2nd paper: Luke – section 3.8 talks nothing about sediment was over the Burdekin Dam, but it does say the cattle numbers were approaching record numbers as of 2008. What are you doing?

    Why don’t you just come out and say that you made up the 1st comment, that topsoil washes straight into the Great Barrier Reef. Research 1st Luke, don’t play catch up.

  98. Luke January 8, 2014 at 8:58 pm #

    Don’t play games Dave – check out the ground cover – a duh – zilch ! Apply universal soil loss equation and drought breaking rain with no cover or simply watch ! Have you seen Burdekin soil wash away in low cover – it’s vivid.

    Of course not all is above the dam. Some below too.

    And don’t verbal me – I keep telling you not to. CAGW? Los Ninos events x domestic stock in the Burdekin have contributed 5x-10x pre-European loads to the reef already. CAGW ? Wait for it “we’re not there yet or just arriving” – I hadn’t even speculated about a change in frequency. But hey let’s do that while we’re here.

    Cai, W., S. Borlace, M. Lengaigne, P. van Rensch, M. Collins, G. Vecchi, A. Timmermann, A. Santoso, M. McPhaden, L. Wu, M. H. England, G. Wang, E. Guilyardi, and F.-F. Jin, 2013: Increasing frequency of extreme El Nino events due to greenhouse warming. Nature Climate Change, in press.

    Late-twentieth-century emergence of the El Niño propagation asymmetry and future projections
    Agus Santoso, Shayne McGregor, Fei-Fei Jin, Wenju Cai, Matthew H. England, Soon-Il An, Michael J. McPhaden & Eric Guilyardi
    Nature 504, 126–130 (05 December 2013)

    But back to it

    “The Burdekin Falls Dam now traps more than
    50% of the mean-annual fine sediment between 0.5 and 30 μm; however,
    the silt and clay sized fractions of suspended sediment, which cause high
    sedimentation stress in corals (Weber et al., 2006), can move through
    reservoirs (Lewis et al., 2013) and be transported to coastal coral reefs
    during flood events (Bainbridge et al., 2012). Whilst it is estimated that
    the Burdekin Dam has reduced the total sediment load from the Burdekin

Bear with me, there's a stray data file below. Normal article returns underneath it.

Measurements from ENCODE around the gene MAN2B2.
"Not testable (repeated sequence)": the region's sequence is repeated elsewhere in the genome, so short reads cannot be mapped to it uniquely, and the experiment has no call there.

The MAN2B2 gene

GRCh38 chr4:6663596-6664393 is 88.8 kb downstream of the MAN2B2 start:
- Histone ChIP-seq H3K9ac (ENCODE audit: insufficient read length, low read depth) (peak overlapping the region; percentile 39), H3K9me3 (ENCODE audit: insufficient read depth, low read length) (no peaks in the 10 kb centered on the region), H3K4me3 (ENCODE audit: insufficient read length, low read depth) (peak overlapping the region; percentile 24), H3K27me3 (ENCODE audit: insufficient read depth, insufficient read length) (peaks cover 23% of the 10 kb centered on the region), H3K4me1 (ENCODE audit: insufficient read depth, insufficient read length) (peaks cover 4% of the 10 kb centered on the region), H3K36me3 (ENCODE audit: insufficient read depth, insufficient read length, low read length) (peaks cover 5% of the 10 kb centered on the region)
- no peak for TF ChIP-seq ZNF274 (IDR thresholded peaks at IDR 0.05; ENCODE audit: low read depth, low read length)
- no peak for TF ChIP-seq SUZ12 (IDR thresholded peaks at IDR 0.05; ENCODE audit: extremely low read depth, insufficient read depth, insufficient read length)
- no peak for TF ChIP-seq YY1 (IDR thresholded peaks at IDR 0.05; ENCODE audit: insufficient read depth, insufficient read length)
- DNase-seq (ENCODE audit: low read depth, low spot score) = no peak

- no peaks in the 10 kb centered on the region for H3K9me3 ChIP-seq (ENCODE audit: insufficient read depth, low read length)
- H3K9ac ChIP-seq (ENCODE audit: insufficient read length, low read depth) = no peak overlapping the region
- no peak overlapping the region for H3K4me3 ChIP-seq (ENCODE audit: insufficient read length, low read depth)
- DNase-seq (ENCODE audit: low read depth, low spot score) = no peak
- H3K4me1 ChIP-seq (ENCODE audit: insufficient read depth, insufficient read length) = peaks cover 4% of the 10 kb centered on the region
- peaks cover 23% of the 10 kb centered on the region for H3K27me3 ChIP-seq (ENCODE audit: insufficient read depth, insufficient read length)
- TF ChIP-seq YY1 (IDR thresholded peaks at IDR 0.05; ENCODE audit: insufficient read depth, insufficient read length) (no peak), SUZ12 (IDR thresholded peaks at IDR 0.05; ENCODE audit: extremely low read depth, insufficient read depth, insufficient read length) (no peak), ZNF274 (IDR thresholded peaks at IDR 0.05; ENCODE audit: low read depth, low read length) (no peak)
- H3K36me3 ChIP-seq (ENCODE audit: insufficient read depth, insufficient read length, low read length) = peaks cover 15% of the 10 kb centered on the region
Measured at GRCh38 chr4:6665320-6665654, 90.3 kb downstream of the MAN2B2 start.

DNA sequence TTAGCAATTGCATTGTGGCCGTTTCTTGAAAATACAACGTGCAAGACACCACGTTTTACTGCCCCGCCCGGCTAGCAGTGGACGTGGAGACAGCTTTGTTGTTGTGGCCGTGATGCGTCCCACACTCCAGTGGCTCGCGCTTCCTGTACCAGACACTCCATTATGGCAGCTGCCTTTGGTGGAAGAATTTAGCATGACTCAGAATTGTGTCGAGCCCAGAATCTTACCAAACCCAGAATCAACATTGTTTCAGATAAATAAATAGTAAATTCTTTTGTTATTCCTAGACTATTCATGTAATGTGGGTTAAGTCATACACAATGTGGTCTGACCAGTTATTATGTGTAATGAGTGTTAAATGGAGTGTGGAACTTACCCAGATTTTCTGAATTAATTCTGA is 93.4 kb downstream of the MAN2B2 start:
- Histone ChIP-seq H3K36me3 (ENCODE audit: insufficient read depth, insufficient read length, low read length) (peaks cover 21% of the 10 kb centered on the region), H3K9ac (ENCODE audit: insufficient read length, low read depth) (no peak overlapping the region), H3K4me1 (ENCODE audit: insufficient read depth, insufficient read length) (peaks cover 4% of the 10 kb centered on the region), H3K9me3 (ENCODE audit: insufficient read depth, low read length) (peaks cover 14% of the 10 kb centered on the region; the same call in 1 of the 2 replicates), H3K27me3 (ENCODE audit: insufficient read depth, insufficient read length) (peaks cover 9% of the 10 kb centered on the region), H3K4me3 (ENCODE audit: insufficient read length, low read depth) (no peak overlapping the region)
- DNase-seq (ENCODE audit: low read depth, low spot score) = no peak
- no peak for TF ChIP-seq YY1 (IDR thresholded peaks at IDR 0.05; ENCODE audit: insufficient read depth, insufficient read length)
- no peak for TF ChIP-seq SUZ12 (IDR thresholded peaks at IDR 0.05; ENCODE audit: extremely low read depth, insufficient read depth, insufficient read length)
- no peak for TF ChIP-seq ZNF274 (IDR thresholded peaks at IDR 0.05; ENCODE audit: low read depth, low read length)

River by ~35% (Lewis et al., 2009), modelling suggests that it is still
    several times higher than the pre-European load (Kroon et al., 2012).”

    If you think you know better than the authors of the paper including JCU experts I’m rolling round the floor laughing. Really matey get minimally updated. They’d be doing the course. HAHAHAHAHAHAHA

    Dave put you Mum on – you’re not very good.

  99. DaveMyFace January 8, 2014 at 9:06 pm #


    Waffle, waffle waffle……..No reference to your fib Luke, so you did make it up:

    “if the drought breaks in a deluge all that topsoil ends up in the Great Barrier Reef Lagoon”

    Best laugh for a long time Luke. Catastrophic alarmism again.

    Where did you get that statement from? Your imagination.

  100. Luke January 8, 2014 at 9:13 pm #

    Is that Mum or Dave – sorry Mum he was pooned like a newb !

  101. sp January 8, 2014 at 9:24 pm #

    How Luke operates:

    “38 Ways to Win an Argument from Arthur Schopenhauer’s The Art of Controversy”

    Some samples:

    14. Try to bluff your opponent. If he or she has answered several of your questions without the answers turning out in favor of your conclusion, advance your conclusion triumphantly, even if it does not follow. If your opponent is shy or stupid, and you yourself possess a great deal of impudence and a good voice, the technique may succeed.

    36. You may also puzzle and bewilder your opponent by mere bombast. If your opponent is weak or does not wish to appear as if he has no idea what you are talking about, you can easily impose upon him some argument that sounds very deep or learned, or that sounds indisputable.